Philae, the space probe that made history when it landed on a comet in November 2014, is awake. The European Space Agency (ESA) announced today (June 14) that it had received signals from the comet lander last night, at 22:28 Central European Standard Time. They were the first in over seven months.
Excited scientists on the mission told Nature that Philae has probably been awake for a few days and that they hope the lander will start some low-risk science activities in the coming days—assuming that Philae makes contact again.
"Philae is doing very well: It has an operating temperature of -35ºC and has 24 Watts available," said ESA project manager Stephan Ulamec of the German Aerospace Centre (DLR) near Cologne, according to an ESA statement. "The lander is ready for operations."
ESA says that for 85 seconds Philae “spoke” with ESA ground control via the spacecraft Rosetta, which is orbiting 67P.
As the news got out that Philae had called home, mission scientists reacted on Twitter. “I’m in tears again ..can it be true?” wrote Monica Grady, a planetary scientist at the Open University, based in Milton Keynes, UK, and a co-investigator on Philae's chemical analyzer, Ptolemy.
The news ends months of speculation over whether the washing-machine-sized lander would ever regain contact with Earth (see: “Five factors that will decide if Philae wakes”).
Philae's batteries ran out on November 15, just three days after it bounced on to comet 67P/Churyumov–Gerasimenko, following a perilous descent. Stuck in the shade, it was unable to charge its solar-powered battery and entered hibernation.
Ever since, scientists have consoled themselves with the hope that the craft is not dead, just sleeping, and that it would regain power as comet 67P neared the sun.
ESA also says that Philae sent back historical data showing that the comet lander was awake earlier but was then not able to contact ESA.
According to ESA, there are data in Philae’s memory that will shed light on “what happened to the lander in the past few days.” ESA is now waiting for the next contact from the spacecraft.
The available power—24 watts—is a “good amount,” says Koen Geurts, a member of the landing team at the DLR. “It’s more than enough to communicate and to do science activities,” he says. Philae has probably been awake for several comet days, which each last 12.4 hours, but it is not yet clear how many, he adds.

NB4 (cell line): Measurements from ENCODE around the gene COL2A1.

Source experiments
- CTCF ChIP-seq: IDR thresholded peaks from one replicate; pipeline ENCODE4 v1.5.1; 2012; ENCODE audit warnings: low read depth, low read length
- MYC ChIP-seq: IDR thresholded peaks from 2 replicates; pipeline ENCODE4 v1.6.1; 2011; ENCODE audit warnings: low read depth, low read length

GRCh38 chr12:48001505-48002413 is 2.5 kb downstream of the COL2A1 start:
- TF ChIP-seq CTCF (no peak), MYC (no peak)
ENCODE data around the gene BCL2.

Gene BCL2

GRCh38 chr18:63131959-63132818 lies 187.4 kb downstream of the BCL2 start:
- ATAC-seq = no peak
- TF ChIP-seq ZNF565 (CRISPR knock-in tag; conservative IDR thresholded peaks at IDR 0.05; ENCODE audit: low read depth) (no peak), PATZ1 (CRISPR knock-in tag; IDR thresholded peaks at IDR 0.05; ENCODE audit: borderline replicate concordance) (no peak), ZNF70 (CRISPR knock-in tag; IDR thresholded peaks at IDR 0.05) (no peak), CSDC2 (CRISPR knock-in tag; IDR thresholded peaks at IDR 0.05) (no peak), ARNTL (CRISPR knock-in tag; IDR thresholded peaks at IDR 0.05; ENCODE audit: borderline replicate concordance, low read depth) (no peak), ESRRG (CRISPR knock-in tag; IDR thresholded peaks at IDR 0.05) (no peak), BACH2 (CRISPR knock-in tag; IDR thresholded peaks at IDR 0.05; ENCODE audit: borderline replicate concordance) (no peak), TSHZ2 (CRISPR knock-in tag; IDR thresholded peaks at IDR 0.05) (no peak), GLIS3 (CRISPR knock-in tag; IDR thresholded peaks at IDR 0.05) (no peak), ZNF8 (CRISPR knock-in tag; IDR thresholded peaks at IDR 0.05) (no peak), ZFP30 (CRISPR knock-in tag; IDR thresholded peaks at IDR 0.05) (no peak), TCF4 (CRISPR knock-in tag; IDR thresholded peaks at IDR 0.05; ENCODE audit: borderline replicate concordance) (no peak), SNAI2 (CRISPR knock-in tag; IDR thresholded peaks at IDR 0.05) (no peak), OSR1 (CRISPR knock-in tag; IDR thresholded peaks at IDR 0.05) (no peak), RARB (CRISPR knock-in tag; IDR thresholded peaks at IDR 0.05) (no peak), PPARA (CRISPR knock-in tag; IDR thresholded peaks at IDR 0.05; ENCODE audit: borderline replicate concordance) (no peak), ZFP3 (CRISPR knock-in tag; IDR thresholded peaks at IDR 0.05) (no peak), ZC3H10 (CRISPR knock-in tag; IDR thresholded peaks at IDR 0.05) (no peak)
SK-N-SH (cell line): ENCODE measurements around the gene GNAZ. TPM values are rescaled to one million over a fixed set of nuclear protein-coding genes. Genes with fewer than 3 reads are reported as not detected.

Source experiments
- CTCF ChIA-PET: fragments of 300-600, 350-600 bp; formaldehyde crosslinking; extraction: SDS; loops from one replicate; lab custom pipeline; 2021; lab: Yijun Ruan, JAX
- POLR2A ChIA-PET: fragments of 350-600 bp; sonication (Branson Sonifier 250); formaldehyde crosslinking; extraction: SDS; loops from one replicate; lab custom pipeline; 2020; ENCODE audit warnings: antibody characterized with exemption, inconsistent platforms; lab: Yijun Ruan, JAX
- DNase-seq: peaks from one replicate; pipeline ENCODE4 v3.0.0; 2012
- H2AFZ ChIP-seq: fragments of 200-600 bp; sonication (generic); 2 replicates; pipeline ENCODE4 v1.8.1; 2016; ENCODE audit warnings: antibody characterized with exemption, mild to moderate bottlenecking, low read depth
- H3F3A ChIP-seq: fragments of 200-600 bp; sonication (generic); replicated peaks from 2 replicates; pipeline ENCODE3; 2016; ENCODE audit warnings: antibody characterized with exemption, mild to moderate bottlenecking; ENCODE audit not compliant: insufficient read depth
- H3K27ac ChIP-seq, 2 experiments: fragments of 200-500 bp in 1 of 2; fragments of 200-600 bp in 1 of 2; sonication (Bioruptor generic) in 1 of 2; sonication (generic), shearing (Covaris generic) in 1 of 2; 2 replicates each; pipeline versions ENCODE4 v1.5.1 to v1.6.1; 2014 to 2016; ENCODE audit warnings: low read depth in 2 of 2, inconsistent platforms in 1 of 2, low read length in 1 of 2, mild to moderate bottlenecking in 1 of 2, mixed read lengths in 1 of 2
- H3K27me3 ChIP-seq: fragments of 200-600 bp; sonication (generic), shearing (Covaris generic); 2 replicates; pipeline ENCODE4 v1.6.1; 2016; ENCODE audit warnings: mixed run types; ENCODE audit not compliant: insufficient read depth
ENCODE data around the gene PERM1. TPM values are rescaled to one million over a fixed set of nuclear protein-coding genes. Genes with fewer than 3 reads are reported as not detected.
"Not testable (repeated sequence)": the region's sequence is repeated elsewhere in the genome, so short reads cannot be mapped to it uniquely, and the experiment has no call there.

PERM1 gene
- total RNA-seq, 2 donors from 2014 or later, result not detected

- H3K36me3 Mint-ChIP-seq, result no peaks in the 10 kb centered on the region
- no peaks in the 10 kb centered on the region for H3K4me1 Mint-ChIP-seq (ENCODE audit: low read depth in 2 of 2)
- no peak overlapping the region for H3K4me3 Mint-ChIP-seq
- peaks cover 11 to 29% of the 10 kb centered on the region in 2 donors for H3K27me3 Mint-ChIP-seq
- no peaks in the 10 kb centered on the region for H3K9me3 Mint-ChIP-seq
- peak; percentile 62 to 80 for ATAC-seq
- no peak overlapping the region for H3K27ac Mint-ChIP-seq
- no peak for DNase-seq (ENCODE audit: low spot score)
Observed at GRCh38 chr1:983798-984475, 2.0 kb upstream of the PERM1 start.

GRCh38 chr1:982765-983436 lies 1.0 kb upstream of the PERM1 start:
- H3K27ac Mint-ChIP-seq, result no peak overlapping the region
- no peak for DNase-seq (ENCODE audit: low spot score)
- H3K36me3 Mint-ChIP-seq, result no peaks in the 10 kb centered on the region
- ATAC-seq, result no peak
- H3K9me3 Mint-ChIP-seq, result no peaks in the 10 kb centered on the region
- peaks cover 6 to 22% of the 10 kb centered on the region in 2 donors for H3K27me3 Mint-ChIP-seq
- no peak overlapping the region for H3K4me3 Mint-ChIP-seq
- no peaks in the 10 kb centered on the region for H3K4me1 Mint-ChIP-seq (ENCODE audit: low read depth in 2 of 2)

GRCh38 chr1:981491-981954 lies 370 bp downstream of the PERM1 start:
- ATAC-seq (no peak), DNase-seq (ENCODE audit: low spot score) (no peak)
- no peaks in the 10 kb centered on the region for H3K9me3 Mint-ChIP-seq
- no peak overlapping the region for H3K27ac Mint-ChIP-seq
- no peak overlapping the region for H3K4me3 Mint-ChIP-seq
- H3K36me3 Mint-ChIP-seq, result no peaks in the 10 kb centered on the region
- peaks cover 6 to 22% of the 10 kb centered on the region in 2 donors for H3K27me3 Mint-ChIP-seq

Assuming the connection with Philae reopens, the first science in coming days will likely be low risk activities, he says, such as taking images and turning on the ROMAP instrument, which measures the comet’s magnetic field.
Delightful phone call
The lander team were growing concerned about Rosetta’s ability to fly in close enough to hear from Philae, given the increasing dust and gas activity as the comet flew closer towards the Sun. “There was a general feeling that if Philae doesn’t wake up soon it might become too late. We were all delighted when we got the phone call last night,” Geurts says.
The lander team is currently trying to understand why the link-up from Philae lasted less time then they would have predicted: from a two-hour window, the connection lasted only about 2 minutes. This might be due to uncertainties in Philae’s orientation, or the lander may have moved, Geurts says.
The team in charge of the Rosetta orbiter, which passes the signals from Philae to Earth, will now focus on maximizing the connection, says Matt Taylor, ESA project scientist for the Rosetta mission. “We have to update how we think the lander is oriented when the orbiter comes past,” he says.
In the short term, the orbiter will change its planned orientation to point directly at the lander, he says, and in the long term, the orbiter may eventually change trajectories to aid communications, he adds. "There are still a lot of things to be confirmed with respect to the health of the lander and what we can learn from it. But everyone is very excited,” he says.
The news of Philae's revival comes days after reports of a possible sighting of Philae on comet 67P. Though scientists knew Philae had landed in November, they didn’t know where it had ended up because the touchdown was rough and the probe bounced twice.
This article is reproduced with permission and was first published on June 14, 2015.
Nature News doi: 10.1038/nature.2015.17756